That aside, Paul is an odd case, I agree with him about lots of shit, but I am disgusted at the idea that anyone could actually espouse objectivist ideologies while understanding what it really entails, so he's either a liar, damn near illiterate, or a selfish hateful piece of shit... though that would still make him better than most politicians, which isn't saying much.
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Re: 1083: "Writing Styles"

Postby Pfhorrest » Tue Jul 24, 2012 5:59 pm UTC

What if we got rid of the monopoly on money entirely?

Let anyone issue any kind of money they like. Whether that has any value to anyone else, and thus gets used for anything, will depend on each issuer's monetary policy; what it's backed by, its inflation rate, etc. Currencies which stably retain value and yet are widely enough issued to conduct all the transactions we need to conduct would become most popular and the de facto standard. To do that they would need to be backed by some widespread but scarce resource of stable value; or some diversified portfolio of such resources. They could even be that ABCD$1.00, in essence, equals "IOU one share of this holding company owning a huge, extremely diverse and therefore relatively stable, stocks and commodities portfolio" -- and that, taken to the extreme, could even approach what really makes most sense, ABCD$1.00 = one share of the economy.
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Re: 1083: "Writing Styles"

Postby KrytenKoro » Tue Jul 24, 2012 8:45 pm UTC

Pfhorrest wrote:What if we got rid of the monopoly on money entirely?

Let anyone issue any kind of money they like. Whether that has any value to anyone else, and thus gets used for anything, will depend on each issuer's monetary policy; what it's backed by, its inflation rate, etc. Currencies which stably retain value and yet are widely enough issued to conduct all the transactions we need to conduct would become most popular and the de facto standard. To do that they would need to be backed by some widespread but scarce resource of stable value; or some diversified portfolio of such resources. They could even be that ABCD$1.00, in essence, equals "IOU one share of this holding company owning a huge, extremely diverse and therefore relatively stable, stocks and commodities portfolio" -- and that, taken to the extreme, could even approach what really makes most sense, ABCD$1.00 = one share of the economy.

We already tried something similar during the Articles of Confederation, and to my understanding, it failed miserably.
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Re: 1083: "Writing Styles"

Postby Max™ » Wed Jul 25, 2012 5:47 pm UTC

Pfhorrest wrote:What if we got rid of the monopoly on money entirely?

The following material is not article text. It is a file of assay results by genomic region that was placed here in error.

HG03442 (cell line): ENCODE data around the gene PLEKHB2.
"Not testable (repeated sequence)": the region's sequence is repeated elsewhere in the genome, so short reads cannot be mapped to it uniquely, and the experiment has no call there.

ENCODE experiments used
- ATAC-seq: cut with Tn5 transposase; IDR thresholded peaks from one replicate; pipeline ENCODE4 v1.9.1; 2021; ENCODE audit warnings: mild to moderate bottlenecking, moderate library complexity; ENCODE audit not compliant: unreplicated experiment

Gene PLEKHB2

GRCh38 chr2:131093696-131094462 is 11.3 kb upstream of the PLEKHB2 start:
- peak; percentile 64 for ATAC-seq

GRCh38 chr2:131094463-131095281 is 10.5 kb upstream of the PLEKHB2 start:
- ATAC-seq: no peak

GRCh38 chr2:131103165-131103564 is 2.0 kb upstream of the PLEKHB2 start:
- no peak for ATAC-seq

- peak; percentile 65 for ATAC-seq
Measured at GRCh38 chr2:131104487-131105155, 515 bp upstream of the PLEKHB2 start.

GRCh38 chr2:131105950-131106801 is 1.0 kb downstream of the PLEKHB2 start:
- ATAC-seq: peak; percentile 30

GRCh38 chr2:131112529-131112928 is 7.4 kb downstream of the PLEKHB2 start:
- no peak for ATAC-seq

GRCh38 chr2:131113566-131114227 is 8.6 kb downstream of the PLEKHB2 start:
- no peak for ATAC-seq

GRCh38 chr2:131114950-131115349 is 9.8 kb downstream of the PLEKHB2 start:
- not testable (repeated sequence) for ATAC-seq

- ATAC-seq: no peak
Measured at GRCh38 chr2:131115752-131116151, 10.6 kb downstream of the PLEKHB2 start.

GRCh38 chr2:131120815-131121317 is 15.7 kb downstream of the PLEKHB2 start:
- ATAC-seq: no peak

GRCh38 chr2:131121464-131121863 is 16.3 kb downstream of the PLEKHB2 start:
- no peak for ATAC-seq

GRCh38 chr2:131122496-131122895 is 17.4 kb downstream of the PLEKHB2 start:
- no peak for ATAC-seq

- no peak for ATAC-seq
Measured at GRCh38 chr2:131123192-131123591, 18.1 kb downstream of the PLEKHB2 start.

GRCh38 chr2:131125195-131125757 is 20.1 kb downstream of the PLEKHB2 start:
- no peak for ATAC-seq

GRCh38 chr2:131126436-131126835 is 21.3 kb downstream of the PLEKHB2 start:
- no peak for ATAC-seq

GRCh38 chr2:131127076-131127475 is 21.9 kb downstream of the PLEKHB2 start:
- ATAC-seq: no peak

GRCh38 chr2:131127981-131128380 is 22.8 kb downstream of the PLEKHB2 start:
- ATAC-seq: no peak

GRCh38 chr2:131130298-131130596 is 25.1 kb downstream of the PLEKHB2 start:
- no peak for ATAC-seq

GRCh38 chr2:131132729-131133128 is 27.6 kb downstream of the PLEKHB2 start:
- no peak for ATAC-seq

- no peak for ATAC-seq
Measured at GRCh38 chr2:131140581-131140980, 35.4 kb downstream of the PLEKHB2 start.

Let anyone issue any kind of money they like. Whether that has any value to anyone else, and thus gets used for anything, will depend on each issuer's monetary policy; what it's backed by, its inflation rate, etc. Currencies which stably retain value and yet are widely enough issued to conduct all the transactions we need to conduct would become most popular and the de facto standard. To do that they would need to be backed by some widespread but scarce resource of stable value; or some diversified portfolio of such resources. They could even be that ABCD$1.00, in essence, equals "IOU one share of this holding company owning a huge, extremely diverse and therefore relatively stable, stocks and commodities portfolio" -- and that, taken to the extreme, could even approach what really makes most sense, ABCD$1.00 = one share of the economy.

Well, how do you back up the value of your currency?

What you're describing sounds like Whuffies at best, Klout at worst, and neither of those are any good.


My point is that it is impossible for the US government to run out of money or default on it's debts unless it just says "hey, fuck all ya'll, I ain't gotta pay shit" or is invaded/razed.


If we all had our own currency, but you held debt in my currency, my currency value is stable as long as the debt exists, since you need my currency to pay the debt.

If the debt is suddenly payable in your currency or steve waterman currency (let debt = debt', YES?) why use mine?
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Re: 1083: "Writing Styles"

Postby J Thomas » Wed Jul 25, 2012 8:58 pm UTC

Max™ wrote:
Pfhorrest wrote:What if we got rid of the monopoly on money entirely?

Let anyone issue any kind of money they like. Whether that has any value to anyone else, and thus gets used for anything, will depend on each issuer's monetary policy; what it's backed by, its inflation rate, etc. Currencies which stably retain value and yet are widely enough issued to conduct all the transactions we need to conduct would become most popular and the de facto standard. To do that they would need to be backed by some widespread but scarce resource of stable value; or some diversified portfolio of such resources. They could even be that ABCD$1.00, in essence, equals "IOU one share of this holding company owning a huge, extremely diverse and therefore relatively stable, stocks and commodities portfolio" -- and that, taken to the extreme, could even approach what really makes most sense, ABCD$1.00 = one share of the economy.